Raising Leaders: Part 3
- Saturday, April 13, 2002
Leaders are Readers
Once, quite a number of years ago, I was asked in an interview what books aside from the Bible had significantly shaped my life. * I've always held that as a critical question, and have been "intentional" in our use of books in our own children's lives. As we continue to look at preparing our children to lead in their generation, I'd like to consider the kinds of books that shape the soul and enlarge the spirit.
First is the Word of God. As parents, the best thing we can do to prepare our children for whatever the future holds is to pour a reverence for the Word of God into their hearts. Show your children how to truly study the Word of God and apply it objectively to their daily lives. Invest in concordances, commentaries and other study tools. The Bible is not a book to be handled casually.
My sons attended a men's breakfast a few years ago, and they found the speaker quite entertaining with many thoughtful things to say. But Mike said to me later that day, "Mom, everything the speaker said seemed to make sense, but it really bothered me that he never used Scripture as the basis for his points." I don't want to raise critical kids, but I sure let Mike know how pleased I was with his concerns. "Mike," I said, "I'll never have anything to worry about once you leave home if you will let that standard be your guide for evaluating the ideas people ask you to buy into in life."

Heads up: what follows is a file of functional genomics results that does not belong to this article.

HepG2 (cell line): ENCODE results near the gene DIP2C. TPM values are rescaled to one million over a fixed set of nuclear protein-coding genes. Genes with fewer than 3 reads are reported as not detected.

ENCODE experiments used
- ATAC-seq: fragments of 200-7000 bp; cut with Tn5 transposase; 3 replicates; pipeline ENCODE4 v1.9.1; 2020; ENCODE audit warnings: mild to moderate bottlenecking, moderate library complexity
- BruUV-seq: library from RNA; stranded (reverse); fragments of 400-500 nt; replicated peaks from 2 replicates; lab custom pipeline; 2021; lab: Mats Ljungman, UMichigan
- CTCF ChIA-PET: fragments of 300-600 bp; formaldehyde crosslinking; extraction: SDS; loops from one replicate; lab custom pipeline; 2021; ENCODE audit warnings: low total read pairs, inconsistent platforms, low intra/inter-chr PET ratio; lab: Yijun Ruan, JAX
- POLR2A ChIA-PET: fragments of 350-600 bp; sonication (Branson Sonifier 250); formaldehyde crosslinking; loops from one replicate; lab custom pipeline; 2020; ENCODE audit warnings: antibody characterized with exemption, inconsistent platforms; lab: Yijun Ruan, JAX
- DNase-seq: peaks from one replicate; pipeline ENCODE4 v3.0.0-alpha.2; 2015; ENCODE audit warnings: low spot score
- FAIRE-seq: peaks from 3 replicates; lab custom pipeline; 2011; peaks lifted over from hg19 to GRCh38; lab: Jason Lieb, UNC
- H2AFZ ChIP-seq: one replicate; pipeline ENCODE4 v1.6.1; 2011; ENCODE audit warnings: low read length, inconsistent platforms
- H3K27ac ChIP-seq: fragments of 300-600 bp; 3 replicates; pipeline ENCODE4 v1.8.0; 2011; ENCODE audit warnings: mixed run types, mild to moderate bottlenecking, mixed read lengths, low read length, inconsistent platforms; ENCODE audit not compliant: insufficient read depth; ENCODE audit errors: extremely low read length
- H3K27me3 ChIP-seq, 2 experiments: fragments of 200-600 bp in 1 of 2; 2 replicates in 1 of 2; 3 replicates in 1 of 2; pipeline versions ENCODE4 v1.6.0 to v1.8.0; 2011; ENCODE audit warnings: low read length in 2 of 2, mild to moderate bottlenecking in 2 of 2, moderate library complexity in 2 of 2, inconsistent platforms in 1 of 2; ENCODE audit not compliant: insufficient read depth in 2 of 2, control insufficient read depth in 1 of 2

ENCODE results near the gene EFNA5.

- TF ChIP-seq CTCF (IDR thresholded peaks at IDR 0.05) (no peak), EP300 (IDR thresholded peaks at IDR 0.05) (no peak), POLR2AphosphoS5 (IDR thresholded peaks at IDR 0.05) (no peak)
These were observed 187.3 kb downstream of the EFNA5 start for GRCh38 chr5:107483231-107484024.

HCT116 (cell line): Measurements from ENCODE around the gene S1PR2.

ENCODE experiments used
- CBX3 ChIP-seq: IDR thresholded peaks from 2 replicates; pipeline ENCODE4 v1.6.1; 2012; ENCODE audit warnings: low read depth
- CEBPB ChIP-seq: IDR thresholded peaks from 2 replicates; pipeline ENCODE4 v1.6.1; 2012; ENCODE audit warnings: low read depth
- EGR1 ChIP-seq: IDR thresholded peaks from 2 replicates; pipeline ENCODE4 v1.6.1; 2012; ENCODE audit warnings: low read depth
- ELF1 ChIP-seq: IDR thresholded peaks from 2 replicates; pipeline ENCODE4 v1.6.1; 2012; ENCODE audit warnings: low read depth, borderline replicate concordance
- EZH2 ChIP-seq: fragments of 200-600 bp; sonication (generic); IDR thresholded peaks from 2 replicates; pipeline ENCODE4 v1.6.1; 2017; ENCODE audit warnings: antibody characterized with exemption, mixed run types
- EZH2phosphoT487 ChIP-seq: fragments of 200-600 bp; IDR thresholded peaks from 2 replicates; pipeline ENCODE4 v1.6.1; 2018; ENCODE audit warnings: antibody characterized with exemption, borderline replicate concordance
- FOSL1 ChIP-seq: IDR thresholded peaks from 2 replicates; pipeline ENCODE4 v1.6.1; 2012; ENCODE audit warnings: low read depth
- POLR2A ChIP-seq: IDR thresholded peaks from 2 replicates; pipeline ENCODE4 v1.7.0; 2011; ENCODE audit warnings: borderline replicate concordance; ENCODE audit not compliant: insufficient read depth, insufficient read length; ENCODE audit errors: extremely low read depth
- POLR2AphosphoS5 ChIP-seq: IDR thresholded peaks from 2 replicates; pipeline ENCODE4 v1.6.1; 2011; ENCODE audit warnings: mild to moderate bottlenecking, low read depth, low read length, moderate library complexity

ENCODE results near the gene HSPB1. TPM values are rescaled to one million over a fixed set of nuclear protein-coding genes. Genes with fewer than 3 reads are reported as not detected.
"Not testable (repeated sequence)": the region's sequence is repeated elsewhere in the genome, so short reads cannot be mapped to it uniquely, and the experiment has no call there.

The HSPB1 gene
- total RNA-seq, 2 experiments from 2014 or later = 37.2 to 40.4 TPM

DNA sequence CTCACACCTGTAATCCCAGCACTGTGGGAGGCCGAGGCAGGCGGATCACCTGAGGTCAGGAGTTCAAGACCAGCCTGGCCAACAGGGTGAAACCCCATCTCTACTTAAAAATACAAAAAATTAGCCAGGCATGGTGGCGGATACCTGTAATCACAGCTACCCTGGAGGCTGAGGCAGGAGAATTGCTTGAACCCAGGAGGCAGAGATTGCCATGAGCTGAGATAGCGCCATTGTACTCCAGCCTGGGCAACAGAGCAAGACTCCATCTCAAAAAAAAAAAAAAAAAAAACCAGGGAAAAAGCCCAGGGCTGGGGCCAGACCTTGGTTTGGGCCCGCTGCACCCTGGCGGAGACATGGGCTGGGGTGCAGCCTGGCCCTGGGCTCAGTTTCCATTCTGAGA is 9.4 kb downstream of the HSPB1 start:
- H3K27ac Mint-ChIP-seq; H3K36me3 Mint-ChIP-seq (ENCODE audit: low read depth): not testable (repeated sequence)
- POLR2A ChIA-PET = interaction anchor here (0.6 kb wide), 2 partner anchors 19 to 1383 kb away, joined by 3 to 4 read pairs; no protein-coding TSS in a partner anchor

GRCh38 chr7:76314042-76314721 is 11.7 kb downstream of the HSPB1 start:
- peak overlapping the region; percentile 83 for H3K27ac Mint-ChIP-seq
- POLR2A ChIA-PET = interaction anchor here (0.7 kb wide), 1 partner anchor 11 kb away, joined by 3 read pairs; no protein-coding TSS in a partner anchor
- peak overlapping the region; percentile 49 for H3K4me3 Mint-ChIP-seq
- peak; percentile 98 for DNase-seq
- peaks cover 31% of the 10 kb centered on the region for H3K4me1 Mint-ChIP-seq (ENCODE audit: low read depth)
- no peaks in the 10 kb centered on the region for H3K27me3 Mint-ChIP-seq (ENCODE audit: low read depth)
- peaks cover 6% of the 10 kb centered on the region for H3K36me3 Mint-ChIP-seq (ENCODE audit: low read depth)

Next, invest in books that support a love for sound doctrine. In particular there are three truths I want our kids to have an accurate understanding of: 1) The nature of God 2) The nature of man and 3) the finished work of Christ through the Cross. Where will we find these truths best articulated? Look to the classics of Christian literature. St. Augustines Confessions is a great place to start, then Bunyans Pilgrims Progress (the children's version Dangerous Journey is excellent for younger readers.) Add the stories of C.S. Lewis, G.K. Chesterton, Dorothy Sayers and even though not a Christian writer, no one has better portrayed the nature of man than Shakespeare.
As soon as possible introduce your family to the profound understanding of God found in the writings of Jonathan Edwards, Charles Spurgeon and Oswald Chambers. Read biographies of these great men as well. The modern writers Id favor include Chuck Colson, Tozer, C.S. Lewis, Francis Schaeffer, J. I. Packer ( Knowing God and Concise Theology have been savored by many teens I respect.) and our family favorite: John Piper (Desiring God, Future Grace, and Gods Passion for His Glory if you want to understand Jonathan Edwards life and message.)
Finally, Spiritual Leadership by J. Oswald Sanders is a classic I first read in college. The recently revised edition is a great tool for discussing with young people the qualities needed in a leader for their times.
Once you get me started on books, I can go on and on as they are certainly one of my life's passions so I will save for next time our discussion of some pivotal experiences for teens that breed leadership.
In His Sovereign Grace,
* For those who are curious, my answer those many years ago was How Should We Then Live (Francis Schaeffer), Loving God (Chuck Colson) and Till We Have Faces (C. S. Lewis).
P.S. I'd love to hear from readers the titles of books you have used with your children that have been first, enjoyable and secondly, effective in instilling a Christian worldview in their lives. I'll include them in a future column. Just click on the Send a Note link at the top of this column.
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